Voters often say they want their elected leaders to keep their promises and, at crucial moments, show real political backbone. President Barack Obama deserves a second term largely because he has delivered on both of these fronts.
Obama ran on pledges to end the war in Iraq, hunt down al-Qaida leaders and restore the nation's reputation in the world. He has followed through. The foreign policy disasters created by the Bush administration were a heavy burden to inherit. But Obama has successfully extricated the United States from Iraq and removed Osama bin Laden from the international stage. Moreover, he has strengthened our relationships with democratic allies and sent a clear message to dictators in the Arab-Muslim world that, unless they open up their societies, their people will rise up and end their rule.
In his first two years, Obama could have played it safe and hoarded his political capital. He did not. One of his campaign pledges was to reform the health care system that has left so many Americans uninsured, at a crippling cost both to themselves and the nation. Despite the non-negotiating stance of Republicans even those who once supported a system such as that in Massachusetts Obama passed the Patient Protection and Affordable Care Act of 2010.
While there still is much work ahead to implement health care reform and hold down medical costs, this law holds the promise of extending health care coverage to 36 million Americans. Obama has good reason to be proud of "Obamacare." It is a signature achievement that has eluded presidents dating back to Harry Truman.
Obama not only inherited wars, he inherited a mortgage meltdown and the worst economic recession since the Great Depression. He had to act quickly to prevent two automakers from going bankrupt and forestall a larger Wall Street catastrophe, and he did.
While some critics on the left say he should have gone further, by breaking up banks and launching an ambitious New Deal-style jobs program, it should be remembered that even Obama's modest "stimulus" package was fought tooth and nail by Republicans in Congress. As has been well documented, the Republican strategy was to block all of the president's efforts at economic recovery, even if it kept unemployment high for an extended period. As a coldblooded political strategy, it has worked, and millions of Americans have paid the price.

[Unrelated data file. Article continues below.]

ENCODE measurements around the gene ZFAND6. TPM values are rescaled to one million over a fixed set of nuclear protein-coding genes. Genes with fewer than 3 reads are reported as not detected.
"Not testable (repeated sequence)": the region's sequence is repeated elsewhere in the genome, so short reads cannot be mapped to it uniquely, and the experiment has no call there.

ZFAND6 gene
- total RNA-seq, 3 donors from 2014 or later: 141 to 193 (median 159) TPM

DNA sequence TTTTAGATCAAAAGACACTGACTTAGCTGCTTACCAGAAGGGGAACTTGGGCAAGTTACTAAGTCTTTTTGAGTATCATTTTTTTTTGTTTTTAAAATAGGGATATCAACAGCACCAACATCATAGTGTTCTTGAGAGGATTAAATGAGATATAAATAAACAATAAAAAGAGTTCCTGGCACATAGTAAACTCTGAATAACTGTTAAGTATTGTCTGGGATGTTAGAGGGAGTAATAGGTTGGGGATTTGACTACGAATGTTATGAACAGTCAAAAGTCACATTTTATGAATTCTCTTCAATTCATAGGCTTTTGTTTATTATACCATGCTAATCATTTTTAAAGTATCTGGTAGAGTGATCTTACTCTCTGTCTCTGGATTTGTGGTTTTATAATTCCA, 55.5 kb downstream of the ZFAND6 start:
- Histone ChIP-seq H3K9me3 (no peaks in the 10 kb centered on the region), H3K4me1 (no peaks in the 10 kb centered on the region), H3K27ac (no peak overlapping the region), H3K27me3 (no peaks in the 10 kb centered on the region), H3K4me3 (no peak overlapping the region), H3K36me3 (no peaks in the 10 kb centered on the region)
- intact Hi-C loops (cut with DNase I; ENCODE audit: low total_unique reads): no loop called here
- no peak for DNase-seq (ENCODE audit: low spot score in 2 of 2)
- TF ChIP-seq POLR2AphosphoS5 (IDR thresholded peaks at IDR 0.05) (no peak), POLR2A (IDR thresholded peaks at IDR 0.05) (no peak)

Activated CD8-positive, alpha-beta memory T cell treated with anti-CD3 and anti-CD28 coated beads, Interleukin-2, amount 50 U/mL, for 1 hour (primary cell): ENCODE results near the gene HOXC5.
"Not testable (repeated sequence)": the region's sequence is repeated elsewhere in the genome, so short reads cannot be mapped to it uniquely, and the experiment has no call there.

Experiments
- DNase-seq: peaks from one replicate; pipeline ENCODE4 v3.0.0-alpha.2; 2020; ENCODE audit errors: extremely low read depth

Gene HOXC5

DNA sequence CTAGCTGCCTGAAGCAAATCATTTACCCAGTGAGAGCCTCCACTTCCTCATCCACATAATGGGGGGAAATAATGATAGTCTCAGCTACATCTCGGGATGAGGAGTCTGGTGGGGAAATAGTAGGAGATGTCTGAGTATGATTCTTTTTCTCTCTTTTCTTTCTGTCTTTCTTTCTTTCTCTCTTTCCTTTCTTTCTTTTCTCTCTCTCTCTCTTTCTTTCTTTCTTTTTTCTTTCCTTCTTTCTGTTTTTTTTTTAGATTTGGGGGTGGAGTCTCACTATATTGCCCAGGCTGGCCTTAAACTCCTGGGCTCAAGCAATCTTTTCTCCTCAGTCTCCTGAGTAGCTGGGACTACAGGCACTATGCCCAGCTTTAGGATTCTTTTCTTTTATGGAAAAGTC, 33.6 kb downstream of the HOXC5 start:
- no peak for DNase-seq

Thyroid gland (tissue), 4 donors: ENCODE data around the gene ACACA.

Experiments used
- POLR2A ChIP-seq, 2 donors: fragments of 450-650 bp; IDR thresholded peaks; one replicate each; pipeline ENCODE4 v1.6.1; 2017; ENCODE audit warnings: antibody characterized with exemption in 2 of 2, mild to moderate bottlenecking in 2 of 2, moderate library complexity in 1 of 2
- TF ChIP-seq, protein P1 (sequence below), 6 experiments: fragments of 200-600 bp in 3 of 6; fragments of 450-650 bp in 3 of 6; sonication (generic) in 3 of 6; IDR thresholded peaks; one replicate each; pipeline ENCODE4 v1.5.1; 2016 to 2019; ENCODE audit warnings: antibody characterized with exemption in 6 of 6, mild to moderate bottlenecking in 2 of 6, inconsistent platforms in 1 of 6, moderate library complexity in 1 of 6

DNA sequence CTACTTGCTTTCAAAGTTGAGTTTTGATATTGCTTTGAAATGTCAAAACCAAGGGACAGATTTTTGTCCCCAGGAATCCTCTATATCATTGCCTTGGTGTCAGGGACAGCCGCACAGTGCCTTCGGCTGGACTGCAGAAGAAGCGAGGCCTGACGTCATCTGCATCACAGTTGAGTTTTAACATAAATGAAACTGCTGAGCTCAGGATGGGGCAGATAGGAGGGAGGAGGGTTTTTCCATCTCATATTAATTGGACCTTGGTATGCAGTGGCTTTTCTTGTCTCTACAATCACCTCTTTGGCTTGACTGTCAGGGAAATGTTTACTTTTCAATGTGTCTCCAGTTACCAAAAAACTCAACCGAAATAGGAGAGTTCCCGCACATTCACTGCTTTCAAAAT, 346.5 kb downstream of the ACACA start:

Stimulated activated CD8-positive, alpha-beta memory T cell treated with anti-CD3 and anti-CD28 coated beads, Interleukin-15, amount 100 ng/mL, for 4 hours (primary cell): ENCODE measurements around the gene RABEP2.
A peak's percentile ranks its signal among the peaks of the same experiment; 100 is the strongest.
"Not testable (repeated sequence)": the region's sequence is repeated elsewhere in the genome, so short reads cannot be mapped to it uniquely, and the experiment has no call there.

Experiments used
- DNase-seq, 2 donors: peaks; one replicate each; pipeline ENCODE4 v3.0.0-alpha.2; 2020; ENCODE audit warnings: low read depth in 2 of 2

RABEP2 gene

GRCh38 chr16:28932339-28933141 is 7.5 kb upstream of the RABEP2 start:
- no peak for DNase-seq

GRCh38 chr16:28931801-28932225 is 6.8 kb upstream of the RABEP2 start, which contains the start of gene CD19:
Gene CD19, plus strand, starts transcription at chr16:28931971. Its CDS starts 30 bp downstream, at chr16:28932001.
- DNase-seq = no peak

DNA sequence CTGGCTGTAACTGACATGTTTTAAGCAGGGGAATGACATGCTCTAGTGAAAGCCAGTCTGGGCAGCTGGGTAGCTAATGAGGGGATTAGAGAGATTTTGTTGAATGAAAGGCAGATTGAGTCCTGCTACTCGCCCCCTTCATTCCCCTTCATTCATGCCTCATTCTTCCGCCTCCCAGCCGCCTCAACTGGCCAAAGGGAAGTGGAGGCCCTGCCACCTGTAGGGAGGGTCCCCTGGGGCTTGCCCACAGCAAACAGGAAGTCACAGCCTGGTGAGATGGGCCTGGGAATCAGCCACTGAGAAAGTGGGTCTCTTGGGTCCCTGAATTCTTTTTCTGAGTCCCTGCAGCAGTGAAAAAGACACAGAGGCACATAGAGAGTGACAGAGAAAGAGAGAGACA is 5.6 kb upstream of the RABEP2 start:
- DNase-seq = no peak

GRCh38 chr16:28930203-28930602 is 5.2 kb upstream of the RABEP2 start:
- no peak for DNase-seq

The last four years are instructive, but the next four years could well determine whether the United State repowers its economic engine and rebuilds its middle class, or whether it lapses back to the unequal and deficit-created policies of the Bush era. Although his positions seem to change on a weekly basis, Obama's challenger, former Massachusetts Gov. Mitt Romney, clearly would pursue tax cuts for the rich, on the discredited theory the wealthy would invest their savings in U.S. jobs. These "trickle down" theories haven't worked before and won't work now. Romney has also pledged to repeal health care reform, a transfer of wealth away from people who would receive subsidies to businesses and the wealthy who would be taxed under Obama-care.
The scariest part of a Romney victory is the potential that he and Paul Ryan would attempt to shape the U.S. Supreme Court to match their religious and political beliefs, including opposition to abortion. As Ryan made clear in the debate Thursday, "Our faith informs us in everything we do." That could mean Romney would appoint justices who oppose abortion and gay marriage, even though Republicans normally pledge to "get government out of people's lives."
Obama unruffled by Looney Tunes claims that he is a "socialist" and a "Marxist" has pursued a consistent, moderate path that has pulled this country back from the brink and put it on a path toward recovery. In a second term, with just a little help from Congress, he could finish the job and pursue other priorities, including upgrading transportation infrastructure, reinvesting in higher education and making the United States a leader in clean energy technologies.
By contrast, Romney has been all over the map on climate change, health care reform and fiscal policy, and he seems determined to lead us into a costly war in Iran, regardless of the consequences.
We've seen this script before. We don't want it again. We'd urge you to return President Obama to the White House for a second term.
Next Sunday the Romney response
The Bee has invited the Romney campaign to write a response to this endorsement, at equal length, and the campaign has agreed. Look for it next Sunday in California Forum and at www.sacbee.com/opinion.